I didn’t fare well with some of them. We had an issue. I don’t know if you experienced this in your market. There was not a lot of tenants because of people that were able to breathe to get loans. We had a low quality of tenant pool to choose from. It was a real challenge. We were squeaking by from month to month, breathing a sigh of relief that we can create cashflow. I was using cash from other types of avenues of income to pay those mortgages every month in order to stay current. That was a tough time. At least I wasn’t in land development situations like some friends of mine that were in Florida, where people were speculating and going in and having properties built six months later. When the house was built, they had $30,000 or $40,000 in equity and then selling it. All of a sudden when the market turns, they’re in the middle of building a house and the house isn’t worth what they have it under contract for. A lot of people got caught in that difficult situation.Surround yourself with people that have the same mindset. Get yourself mentors who can help propel you a lot more quickly. Click To Tweet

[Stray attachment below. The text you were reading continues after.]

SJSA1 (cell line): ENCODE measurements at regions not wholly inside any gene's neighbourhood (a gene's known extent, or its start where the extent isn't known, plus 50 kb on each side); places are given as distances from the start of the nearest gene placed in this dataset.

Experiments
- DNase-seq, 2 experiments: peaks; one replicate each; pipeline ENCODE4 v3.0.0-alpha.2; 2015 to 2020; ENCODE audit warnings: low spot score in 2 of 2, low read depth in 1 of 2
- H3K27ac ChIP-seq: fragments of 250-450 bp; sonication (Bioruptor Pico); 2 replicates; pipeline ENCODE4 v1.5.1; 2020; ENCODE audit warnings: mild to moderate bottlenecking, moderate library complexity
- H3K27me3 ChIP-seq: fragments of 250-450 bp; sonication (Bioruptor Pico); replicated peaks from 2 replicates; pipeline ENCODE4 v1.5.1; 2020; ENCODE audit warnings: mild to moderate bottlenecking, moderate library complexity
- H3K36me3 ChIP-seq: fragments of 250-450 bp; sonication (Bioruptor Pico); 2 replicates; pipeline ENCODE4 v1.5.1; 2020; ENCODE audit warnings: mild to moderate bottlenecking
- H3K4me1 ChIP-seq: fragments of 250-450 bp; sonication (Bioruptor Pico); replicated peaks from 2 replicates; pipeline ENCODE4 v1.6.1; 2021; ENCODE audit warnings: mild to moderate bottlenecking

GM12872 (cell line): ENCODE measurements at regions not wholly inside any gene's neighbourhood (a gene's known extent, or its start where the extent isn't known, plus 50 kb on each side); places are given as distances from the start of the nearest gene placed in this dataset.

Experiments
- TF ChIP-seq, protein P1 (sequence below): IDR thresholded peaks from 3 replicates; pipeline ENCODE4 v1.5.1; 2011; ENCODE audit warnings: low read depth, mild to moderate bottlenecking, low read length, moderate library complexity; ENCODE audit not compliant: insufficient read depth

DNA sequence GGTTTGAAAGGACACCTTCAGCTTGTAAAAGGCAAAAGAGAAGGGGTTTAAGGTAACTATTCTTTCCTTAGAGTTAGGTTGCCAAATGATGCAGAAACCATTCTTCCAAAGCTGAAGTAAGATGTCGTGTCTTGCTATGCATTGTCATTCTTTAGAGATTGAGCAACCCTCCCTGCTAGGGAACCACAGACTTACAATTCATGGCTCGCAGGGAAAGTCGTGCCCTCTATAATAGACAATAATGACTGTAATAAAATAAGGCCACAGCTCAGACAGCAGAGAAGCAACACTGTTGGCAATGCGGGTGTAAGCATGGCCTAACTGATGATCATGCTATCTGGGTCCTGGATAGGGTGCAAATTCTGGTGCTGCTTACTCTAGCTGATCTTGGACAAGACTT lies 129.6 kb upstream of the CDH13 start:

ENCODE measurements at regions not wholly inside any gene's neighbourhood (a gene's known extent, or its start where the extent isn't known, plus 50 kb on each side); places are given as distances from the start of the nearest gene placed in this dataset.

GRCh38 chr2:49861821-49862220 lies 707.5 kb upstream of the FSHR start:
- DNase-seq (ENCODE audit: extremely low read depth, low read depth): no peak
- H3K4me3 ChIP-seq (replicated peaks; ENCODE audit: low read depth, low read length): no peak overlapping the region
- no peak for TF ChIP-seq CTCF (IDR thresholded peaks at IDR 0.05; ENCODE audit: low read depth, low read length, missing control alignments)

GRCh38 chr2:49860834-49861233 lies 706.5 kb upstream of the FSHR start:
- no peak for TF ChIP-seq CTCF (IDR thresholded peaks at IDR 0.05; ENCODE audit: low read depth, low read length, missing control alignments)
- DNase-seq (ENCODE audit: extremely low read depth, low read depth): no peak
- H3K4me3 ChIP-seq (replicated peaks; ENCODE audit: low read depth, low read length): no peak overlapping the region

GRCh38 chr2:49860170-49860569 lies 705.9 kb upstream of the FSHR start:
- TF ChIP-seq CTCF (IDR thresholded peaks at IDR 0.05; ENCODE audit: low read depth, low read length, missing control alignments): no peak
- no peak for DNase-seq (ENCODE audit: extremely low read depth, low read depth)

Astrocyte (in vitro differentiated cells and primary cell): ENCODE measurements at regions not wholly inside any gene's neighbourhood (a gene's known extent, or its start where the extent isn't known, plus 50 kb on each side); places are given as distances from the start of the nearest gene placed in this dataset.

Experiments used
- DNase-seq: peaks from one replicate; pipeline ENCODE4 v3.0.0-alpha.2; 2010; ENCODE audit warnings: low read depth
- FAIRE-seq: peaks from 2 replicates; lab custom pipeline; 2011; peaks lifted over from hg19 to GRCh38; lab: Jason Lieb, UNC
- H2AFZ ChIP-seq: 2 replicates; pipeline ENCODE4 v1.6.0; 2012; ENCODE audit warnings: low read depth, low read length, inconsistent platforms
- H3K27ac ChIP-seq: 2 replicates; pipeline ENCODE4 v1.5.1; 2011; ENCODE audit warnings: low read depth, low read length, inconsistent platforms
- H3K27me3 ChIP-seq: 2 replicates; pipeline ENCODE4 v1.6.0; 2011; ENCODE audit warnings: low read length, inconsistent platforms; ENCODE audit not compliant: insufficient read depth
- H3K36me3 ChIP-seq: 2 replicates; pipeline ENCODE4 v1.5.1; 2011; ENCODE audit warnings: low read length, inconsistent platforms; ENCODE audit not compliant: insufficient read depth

I came out a little bit more fortunate than others, but it was a difficult time. I know that there are a lot of people that got caught up in that. That’s one of the reasons it’s important to diversify. When you’re going into single-family homes, I teach people that you’re going into those for only a 3 to 5-year hold. You need to make sure that your bond is on the upswing of the market and not as we’re hitting the peak and the market is starting to go down. It’s important to know that. I also teach about the circle of wealth about earned income strategy, passive and portfolio, and to build up your earned income strategies using a number of different manners to do that and then eventually moving into passive and then into portfolio income. It’s important that you understand the different cycles and where you are.